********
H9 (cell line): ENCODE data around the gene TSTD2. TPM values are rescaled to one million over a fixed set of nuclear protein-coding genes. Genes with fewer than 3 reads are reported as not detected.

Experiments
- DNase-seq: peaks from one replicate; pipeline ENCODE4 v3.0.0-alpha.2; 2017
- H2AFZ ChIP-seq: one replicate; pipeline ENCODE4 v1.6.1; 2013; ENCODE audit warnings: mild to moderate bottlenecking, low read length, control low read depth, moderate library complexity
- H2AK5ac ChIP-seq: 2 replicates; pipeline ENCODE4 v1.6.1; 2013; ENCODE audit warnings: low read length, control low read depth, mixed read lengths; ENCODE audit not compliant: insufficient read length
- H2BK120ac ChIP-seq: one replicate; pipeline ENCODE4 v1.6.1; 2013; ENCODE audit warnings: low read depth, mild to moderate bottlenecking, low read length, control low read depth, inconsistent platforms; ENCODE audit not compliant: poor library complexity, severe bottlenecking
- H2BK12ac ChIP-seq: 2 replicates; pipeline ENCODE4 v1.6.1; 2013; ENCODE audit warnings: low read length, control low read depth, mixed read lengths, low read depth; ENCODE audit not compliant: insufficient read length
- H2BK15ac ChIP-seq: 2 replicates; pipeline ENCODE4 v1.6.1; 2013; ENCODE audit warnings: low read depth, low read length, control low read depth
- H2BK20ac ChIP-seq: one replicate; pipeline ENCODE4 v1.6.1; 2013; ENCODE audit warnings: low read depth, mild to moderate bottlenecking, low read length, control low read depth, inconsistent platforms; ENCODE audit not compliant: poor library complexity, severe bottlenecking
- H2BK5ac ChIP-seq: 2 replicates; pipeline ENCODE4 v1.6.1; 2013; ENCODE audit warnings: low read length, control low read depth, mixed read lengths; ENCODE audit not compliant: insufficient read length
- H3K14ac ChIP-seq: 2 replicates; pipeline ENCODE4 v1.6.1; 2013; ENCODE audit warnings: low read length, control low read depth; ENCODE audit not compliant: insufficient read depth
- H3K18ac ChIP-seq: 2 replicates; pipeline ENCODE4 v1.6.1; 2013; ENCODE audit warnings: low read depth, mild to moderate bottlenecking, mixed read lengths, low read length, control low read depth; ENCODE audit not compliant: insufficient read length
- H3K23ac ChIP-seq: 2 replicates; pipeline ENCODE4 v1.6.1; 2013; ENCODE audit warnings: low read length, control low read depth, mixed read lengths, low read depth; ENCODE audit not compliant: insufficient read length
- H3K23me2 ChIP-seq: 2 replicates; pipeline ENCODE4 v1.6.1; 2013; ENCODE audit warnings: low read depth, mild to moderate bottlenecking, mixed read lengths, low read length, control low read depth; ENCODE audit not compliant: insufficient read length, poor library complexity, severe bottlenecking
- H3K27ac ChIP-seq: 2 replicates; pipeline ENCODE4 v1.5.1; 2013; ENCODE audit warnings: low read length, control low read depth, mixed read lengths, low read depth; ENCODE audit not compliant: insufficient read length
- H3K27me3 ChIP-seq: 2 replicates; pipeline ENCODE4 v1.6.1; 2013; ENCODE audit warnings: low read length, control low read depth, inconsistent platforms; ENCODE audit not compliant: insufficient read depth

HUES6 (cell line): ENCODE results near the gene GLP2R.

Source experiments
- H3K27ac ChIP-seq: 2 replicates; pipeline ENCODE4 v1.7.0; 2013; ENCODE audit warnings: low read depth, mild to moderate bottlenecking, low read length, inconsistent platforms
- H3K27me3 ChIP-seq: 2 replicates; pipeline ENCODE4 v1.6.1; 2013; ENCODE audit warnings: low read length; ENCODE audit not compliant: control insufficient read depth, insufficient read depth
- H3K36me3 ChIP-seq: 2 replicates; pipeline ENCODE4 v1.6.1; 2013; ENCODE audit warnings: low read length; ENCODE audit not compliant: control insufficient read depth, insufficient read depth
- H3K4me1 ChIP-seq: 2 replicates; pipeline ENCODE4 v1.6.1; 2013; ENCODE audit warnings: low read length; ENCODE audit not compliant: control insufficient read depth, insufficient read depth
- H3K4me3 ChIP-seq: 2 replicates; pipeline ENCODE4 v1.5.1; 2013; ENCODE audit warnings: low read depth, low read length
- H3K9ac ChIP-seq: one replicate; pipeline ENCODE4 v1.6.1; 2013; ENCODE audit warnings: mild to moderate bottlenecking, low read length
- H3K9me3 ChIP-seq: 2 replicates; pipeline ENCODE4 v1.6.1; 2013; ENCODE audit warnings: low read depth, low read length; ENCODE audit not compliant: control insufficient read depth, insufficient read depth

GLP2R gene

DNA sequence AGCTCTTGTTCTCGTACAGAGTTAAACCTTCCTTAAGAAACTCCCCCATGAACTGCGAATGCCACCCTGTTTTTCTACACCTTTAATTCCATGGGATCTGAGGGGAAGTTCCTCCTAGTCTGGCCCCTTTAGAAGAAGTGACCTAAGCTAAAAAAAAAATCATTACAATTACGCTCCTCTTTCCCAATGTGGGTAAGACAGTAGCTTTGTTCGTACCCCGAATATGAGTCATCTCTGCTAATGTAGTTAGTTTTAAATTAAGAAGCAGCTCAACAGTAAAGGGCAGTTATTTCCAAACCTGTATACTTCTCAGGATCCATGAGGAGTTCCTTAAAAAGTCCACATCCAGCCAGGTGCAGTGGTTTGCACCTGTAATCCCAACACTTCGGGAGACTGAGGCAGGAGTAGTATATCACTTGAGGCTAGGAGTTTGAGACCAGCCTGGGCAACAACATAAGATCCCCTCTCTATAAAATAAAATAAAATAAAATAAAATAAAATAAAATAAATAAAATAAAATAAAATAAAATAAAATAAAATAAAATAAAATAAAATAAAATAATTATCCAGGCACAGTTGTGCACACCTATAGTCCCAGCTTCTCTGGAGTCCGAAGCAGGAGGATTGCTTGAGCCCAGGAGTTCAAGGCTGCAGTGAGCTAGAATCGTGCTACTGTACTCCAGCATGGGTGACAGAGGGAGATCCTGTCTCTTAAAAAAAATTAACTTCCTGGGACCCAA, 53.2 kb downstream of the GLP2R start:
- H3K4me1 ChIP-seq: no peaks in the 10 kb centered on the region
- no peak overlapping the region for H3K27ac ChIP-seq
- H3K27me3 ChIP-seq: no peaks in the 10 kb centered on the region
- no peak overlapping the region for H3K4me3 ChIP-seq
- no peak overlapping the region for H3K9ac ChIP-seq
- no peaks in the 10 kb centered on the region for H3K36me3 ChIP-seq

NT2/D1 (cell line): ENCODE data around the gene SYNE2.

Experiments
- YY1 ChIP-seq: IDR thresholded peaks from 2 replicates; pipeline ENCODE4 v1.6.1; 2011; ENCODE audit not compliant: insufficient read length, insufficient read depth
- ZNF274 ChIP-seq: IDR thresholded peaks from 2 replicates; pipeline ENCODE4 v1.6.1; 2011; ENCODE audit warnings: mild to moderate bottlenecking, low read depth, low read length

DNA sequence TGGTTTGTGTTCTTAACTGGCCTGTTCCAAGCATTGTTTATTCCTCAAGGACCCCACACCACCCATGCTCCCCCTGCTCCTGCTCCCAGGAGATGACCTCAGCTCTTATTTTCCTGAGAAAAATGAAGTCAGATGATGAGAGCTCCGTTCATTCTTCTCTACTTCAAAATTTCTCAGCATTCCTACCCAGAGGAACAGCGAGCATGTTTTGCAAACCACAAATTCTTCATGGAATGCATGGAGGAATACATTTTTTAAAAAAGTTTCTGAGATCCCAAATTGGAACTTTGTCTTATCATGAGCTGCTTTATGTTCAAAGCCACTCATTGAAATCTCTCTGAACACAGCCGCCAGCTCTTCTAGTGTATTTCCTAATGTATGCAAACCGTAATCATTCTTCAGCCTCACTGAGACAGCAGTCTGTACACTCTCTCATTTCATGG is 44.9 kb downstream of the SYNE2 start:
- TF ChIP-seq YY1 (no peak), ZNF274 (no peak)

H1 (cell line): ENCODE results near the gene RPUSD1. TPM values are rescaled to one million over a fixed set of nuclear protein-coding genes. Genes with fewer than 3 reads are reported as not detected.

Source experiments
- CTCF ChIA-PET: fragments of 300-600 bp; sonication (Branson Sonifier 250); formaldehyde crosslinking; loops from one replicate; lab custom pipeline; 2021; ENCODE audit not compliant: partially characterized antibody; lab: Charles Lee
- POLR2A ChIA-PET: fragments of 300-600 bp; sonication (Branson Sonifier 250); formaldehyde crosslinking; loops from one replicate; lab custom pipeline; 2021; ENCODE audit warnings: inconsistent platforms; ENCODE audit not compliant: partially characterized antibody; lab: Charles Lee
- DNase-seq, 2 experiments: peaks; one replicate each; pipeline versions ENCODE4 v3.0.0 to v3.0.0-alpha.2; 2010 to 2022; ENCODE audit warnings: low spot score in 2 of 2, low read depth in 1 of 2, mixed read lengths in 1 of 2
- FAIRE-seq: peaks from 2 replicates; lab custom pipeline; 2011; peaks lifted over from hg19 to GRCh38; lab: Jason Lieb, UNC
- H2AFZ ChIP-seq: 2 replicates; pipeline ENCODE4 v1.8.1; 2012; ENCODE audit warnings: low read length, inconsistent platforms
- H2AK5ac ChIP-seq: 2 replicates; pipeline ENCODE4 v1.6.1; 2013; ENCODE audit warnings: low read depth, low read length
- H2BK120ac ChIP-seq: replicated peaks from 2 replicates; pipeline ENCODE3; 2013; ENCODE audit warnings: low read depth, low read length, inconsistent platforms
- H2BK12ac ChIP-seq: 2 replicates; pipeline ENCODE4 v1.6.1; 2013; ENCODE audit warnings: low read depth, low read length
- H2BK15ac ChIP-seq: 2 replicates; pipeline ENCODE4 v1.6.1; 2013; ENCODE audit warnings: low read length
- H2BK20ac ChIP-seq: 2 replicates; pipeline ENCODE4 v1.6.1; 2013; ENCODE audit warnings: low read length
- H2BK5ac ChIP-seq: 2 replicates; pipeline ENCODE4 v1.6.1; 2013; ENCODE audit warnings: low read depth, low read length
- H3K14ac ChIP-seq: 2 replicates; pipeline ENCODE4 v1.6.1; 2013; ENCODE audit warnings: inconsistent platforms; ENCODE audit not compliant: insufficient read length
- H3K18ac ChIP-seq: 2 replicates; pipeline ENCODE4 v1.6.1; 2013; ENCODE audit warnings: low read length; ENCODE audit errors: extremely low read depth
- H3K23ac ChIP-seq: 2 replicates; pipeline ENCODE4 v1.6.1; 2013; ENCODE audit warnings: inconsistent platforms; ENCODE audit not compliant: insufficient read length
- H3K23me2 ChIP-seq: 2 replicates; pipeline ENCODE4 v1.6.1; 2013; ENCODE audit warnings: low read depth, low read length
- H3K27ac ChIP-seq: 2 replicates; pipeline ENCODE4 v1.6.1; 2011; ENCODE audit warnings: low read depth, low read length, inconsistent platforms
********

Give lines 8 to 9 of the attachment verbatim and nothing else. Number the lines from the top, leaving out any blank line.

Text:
- H2BK15ac ChIP-seq: 2 replicates; pipeline ENCODE4 v1.6.1; 2013; ENCODE audit warnings: low read depth, low read length, control low read depth
- H2BK20ac ChIP-seq: one replicate; pipeline ENCODE4 v1.6.1; 2013; ENCODE audit warnings: low read depth, mild to moderate bottlenecking, low read length, control low read depth, inconsistent platforms; ENCODE audit not compliant: poor library complexity, severe bottlenecking